The summer 2016 issue of Talking Stick features the stewardship work of the Heiltsuk Nation to protect Central Coast herring and Kwiakah Nation's research and restoration work in Phillips Arm.
Talking Stick - Summer 2016
Updates from Coast Funds
Published in communities throughout the Great Bear Rainforest and Haida Gwaii since 2011, the Talking Stick explores conservation science, stewardship, sustainable development, and community well-being initiatives led by First Nations. Download the print issue: Talking Stick – Summer 2016 (PDF – 1.3 Mb).
The Talking Stick has been expanded online to include much more: in-depth interviews, videos, community well-being outcomes, and direct contact with storytellers. We invite you to explore this new storytelling platform where First Nations are sharing lessons, best practices and exciting new stories that continue to unfold across the coast.
Economic development funding continues. On behalf of our Board, we thank every community and business leader who spoke with us over the past year as we engaged with First Nations regarding the economic development fund. We’re pleased to announce that we received unanimous encouragement from communities to continue offering economic development funding beyond June 2017. This fall, we will develop a new strategic plan based on the insights we gained from communities. Our new strategic plan will be released in early 2017.
We are honoured to present the stories First Nations are sharing in this issue and online. If you would like us to publish your story, please reach out to us at: firstname.lastname@example.org.
Stories from the Great Bear Rainforest
Heiltsuk Nation is Protecting Central Coast Herring
The Heiltsuk Nation is leading stewardship efforts to help the herring stocks in their territory recover. Read Heiltsuk’s Story.
Kwiakah Nation is Restoring Phillips Arm through Research
One of the smallest Nations in BC is working to restore and safeguard the important marine areas in their territory. Read Kwiakah’s Story.
Introducing New Faces at Coast Funds
In April, North Coast Skeena First Nations Stewardship Society nominated Bruce Watkinson to Coast Funds’ board of directors. Bruce is a member of the Gitxaala Nation and has been his Nation’s fisheries manager and marine program coordinator for many years. Previously, Bruce has been appointed as a Member of Coast Funds since our inception, and in moving to his new role on the board, North Coast Skeena has appointed Robert Grodecki as their new Member.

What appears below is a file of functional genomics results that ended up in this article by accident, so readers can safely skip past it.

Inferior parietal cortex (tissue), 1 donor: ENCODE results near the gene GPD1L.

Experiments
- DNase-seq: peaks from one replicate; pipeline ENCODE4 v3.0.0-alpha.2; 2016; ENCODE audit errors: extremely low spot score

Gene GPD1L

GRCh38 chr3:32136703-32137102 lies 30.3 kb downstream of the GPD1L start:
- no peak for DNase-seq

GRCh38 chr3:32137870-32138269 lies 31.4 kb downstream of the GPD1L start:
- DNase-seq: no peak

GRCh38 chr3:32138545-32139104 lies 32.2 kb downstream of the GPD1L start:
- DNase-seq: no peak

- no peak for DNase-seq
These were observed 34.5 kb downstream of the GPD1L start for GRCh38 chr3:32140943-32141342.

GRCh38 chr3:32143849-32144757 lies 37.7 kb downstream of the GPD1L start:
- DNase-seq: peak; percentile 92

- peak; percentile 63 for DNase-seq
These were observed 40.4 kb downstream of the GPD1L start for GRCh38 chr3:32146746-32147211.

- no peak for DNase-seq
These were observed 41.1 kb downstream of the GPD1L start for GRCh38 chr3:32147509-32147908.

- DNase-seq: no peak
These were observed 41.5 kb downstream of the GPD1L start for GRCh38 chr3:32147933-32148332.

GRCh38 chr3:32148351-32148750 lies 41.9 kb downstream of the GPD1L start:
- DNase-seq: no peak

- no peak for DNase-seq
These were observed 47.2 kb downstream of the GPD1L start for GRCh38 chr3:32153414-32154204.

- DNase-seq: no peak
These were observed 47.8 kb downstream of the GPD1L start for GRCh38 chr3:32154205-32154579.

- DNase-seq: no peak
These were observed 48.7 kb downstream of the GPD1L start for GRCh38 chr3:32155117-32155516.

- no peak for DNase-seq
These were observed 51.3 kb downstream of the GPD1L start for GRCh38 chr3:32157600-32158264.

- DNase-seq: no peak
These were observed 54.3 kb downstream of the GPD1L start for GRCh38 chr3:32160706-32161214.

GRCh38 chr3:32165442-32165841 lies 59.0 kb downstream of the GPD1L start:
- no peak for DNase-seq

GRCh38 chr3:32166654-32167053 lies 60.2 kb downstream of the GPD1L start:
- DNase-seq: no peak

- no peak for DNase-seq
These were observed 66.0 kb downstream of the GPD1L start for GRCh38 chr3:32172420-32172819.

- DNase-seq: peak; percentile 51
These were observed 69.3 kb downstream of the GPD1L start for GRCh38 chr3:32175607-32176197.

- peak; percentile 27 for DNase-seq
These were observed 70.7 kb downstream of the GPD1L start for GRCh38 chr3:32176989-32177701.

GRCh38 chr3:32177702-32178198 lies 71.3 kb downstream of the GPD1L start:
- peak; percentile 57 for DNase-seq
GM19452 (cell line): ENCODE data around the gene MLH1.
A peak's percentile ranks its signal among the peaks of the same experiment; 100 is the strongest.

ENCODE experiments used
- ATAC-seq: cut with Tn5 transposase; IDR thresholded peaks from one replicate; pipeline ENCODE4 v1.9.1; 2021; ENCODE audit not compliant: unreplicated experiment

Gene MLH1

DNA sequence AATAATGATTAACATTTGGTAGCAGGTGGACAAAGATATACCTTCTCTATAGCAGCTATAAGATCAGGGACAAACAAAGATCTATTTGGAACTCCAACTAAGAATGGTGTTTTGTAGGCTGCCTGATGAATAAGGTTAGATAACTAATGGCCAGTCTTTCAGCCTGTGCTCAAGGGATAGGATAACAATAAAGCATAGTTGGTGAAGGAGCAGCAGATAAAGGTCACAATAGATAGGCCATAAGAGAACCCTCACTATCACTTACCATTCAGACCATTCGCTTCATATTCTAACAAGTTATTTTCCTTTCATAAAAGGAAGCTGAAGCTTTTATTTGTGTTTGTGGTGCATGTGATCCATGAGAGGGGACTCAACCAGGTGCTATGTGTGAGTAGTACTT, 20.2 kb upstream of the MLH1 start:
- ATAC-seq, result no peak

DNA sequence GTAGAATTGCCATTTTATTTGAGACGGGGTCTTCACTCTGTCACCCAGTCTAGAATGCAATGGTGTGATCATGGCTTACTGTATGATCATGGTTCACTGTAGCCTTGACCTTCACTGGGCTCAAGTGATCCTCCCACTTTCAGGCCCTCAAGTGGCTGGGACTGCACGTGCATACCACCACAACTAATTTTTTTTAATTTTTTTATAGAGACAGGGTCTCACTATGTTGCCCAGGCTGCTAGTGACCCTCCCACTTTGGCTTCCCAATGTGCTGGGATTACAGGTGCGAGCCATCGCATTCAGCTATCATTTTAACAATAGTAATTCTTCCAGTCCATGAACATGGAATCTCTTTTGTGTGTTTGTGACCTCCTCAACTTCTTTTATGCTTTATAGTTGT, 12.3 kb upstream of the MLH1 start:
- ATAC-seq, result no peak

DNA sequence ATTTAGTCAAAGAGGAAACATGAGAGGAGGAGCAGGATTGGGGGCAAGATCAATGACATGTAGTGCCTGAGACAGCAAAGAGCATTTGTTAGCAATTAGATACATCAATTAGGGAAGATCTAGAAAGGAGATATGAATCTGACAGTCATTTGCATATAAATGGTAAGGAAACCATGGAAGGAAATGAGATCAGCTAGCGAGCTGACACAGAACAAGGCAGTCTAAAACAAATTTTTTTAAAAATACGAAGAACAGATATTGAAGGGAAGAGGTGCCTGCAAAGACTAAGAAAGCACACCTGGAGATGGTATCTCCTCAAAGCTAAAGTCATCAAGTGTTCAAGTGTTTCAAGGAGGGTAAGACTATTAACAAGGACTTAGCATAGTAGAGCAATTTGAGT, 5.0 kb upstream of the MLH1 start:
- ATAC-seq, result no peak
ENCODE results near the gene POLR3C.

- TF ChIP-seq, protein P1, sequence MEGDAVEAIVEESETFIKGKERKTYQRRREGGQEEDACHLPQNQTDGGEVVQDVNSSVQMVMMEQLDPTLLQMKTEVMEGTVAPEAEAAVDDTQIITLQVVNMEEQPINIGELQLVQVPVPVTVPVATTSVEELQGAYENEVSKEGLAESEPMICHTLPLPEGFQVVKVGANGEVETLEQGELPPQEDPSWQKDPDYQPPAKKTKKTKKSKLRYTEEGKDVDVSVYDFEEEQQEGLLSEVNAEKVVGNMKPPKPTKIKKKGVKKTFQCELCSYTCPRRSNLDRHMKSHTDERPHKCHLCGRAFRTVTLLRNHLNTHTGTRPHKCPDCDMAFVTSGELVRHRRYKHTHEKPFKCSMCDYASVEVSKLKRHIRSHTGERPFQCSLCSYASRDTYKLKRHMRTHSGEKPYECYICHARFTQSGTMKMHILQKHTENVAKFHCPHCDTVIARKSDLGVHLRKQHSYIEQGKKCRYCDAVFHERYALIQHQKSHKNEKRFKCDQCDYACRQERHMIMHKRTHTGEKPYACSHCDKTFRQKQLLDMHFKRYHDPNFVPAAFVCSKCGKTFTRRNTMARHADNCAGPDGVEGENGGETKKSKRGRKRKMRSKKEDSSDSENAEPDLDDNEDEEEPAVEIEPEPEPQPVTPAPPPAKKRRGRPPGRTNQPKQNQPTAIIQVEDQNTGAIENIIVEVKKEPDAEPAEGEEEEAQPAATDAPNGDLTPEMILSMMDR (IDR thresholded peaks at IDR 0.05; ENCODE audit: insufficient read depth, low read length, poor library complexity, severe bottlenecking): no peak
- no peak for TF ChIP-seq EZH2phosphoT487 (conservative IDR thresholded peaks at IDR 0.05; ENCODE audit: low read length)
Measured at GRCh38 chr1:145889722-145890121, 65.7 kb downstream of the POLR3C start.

Also in April, Coast Funds’ board appointed Brodie Guy as our new executive director. Brodie has been with Coast Funds since 2013 and has worked in First Nations communities on the coast for over eight years. Since assuming this leadership role, Brodie has recruited two key members who we’re proud to introduce to you in this issue.
Miranda joins us from New Relationship Trust where she has many years of experience working with First Nations across BC, administering project funding. Miranda is Swexexmx and a member of Lower Nicola Band and holds a Bachelor of Commerce in Entrepreneurial Studies from Royal Roads University.
In her new position, Miranda works closely with our Board, funders, and First Nations leaders on all aspects of Coast Funds’ governance. She also works closely with Nations to support conservation programs and research projects.
Ashley comes to Coast Funds having recently completed her Masters from SFU’s Resource and Environmental Management Program. Ashley is a chartered accountant, and has worked on development of social and micro-enterprises internationally with Engineers Without Borders Canada where she was their Manager of Finance.
In her new position, Ashley is taking a leading role working with Nations to foster economic development projects towards completion of the economic development fund.
A culture camp for Heiltsuk youth in Bella Bella, B.C., is part of a transformation that has essentially eliminated youth suicide and boosted graduation rates, writes Justine Hunter for the Globe and Mail.